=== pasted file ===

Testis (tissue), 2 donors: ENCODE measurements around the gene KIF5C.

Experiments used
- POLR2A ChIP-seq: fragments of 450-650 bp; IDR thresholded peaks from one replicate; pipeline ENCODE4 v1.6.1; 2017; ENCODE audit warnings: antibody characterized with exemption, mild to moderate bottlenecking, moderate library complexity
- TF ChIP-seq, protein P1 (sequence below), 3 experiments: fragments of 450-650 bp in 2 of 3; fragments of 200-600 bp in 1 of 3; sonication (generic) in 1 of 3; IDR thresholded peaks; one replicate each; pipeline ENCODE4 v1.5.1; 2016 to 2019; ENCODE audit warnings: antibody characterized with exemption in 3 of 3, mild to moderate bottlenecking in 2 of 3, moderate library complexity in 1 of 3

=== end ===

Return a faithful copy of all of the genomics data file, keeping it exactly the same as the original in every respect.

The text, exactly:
Testis (tissue), 2 donors: ENCODE measurements around the gene KIF5C.

Experiments used
- POLR2A ChIP-seq: fragments of 450-650 bp; IDR thresholded peaks from one replicate; pipeline ENCODE4 v1.6.1; 2017; ENCODE audit warnings: antibody characterized with exemption, mild to moderate bottlenecking, moderate library complexity
- TF ChIP-seq, protein P1 (sequence below), 3 experiments: fragments of 450-650 bp in 2 of 3; fragments of 200-600 bp in 1 of 3; sonication (generic) in 1 of 3; IDR thresholded peaks; one replicate each; pipeline ENCODE4 v1.5.1; 2016 to 2019; ENCODE audit warnings: antibody characterized with exemption in 3 of 3, mild to moderate bottlenecking in 2 of 3, moderate library complexity in 1 of 3